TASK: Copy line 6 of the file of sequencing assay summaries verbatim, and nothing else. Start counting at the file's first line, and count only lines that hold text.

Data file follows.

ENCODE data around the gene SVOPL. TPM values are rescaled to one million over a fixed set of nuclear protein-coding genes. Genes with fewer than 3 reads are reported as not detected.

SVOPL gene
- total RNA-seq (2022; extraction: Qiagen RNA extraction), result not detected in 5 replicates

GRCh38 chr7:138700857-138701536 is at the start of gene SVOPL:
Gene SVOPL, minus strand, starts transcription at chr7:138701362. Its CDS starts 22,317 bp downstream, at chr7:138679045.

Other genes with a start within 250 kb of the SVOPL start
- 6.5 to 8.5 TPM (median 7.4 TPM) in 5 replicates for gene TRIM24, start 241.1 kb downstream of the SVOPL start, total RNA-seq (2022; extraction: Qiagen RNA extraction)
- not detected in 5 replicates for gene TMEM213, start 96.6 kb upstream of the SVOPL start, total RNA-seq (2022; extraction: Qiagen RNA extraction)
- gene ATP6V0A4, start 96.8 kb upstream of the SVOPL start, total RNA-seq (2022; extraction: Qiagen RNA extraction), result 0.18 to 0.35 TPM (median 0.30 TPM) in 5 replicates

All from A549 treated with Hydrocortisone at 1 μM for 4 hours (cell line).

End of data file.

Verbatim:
Other genes with a start within 250 kb of the SVOPL start